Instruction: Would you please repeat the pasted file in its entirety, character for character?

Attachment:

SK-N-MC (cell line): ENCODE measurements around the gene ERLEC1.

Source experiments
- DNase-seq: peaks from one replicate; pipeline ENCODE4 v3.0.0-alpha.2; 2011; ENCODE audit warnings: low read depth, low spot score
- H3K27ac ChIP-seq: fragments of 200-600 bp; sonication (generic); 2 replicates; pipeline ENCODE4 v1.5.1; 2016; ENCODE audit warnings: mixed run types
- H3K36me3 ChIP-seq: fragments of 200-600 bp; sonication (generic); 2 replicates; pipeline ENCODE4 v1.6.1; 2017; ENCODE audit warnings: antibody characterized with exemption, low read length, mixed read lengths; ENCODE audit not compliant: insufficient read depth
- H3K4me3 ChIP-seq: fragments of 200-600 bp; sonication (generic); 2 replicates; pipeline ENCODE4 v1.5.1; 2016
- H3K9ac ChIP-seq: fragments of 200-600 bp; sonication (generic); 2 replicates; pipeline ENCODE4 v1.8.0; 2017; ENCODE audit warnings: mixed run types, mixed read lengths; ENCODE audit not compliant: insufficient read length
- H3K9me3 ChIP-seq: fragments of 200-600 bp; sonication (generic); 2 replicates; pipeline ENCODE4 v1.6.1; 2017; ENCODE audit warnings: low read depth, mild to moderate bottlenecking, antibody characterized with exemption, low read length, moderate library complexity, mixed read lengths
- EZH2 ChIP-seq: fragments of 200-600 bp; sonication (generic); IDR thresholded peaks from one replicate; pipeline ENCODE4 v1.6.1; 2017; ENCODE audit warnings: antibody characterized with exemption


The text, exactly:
SK-N-MC (cell line): ENCODE measurements around the gene ERLEC1.

Source experiments
- DNase-seq: peaks from one replicate; pipeline ENCODE4 v3.0.0-alpha.2; 2011; ENCODE audit warnings: low read depth, low spot score
- H3K27ac ChIP-seq: fragments of 200-600 bp; sonication (generic); 2 replicates; pipeline ENCODE4 v1.5.1; 2016; ENCODE audit warnings: mixed run types
- H3K36me3 ChIP-seq: fragments of 200-600 bp; sonication (generic); 2 replicates; pipeline ENCODE4 v1.6.1; 2017; ENCODE audit warnings: antibody characterized with exemption, low read length, mixed read lengths; ENCODE audit not compliant: insufficient read depth
- H3K4me3 ChIP-seq: fragments of 200-600 bp; sonication (generic); 2 replicates; pipeline ENCODE4 v1.5.1; 2016
- H3K9ac ChIP-seq: fragments of 200-600 bp; sonication (generic); 2 replicates; pipeline ENCODE4 v1.8.0; 2017; ENCODE audit warnings: mixed run types, mixed read lengths; ENCODE audit not compliant: insufficient read length
- H3K9me3 ChIP-seq: fragments of 200-600 bp; sonication (generic); 2 replicates; pipeline ENCODE4 v1.6.1; 2017; ENCODE audit warnings: low read depth, mild to moderate bottlenecking, antibody characterized with exemption, low read length, moderate library complexity, mixed read lengths
- EZH2 ChIP-seq: fragments of 200-600 bp; sonication (generic); IDR thresholded peaks from one replicate; pipeline ENCODE4 v1.6.1; 2017; ENCODE audit warnings: antibody characterized with exemption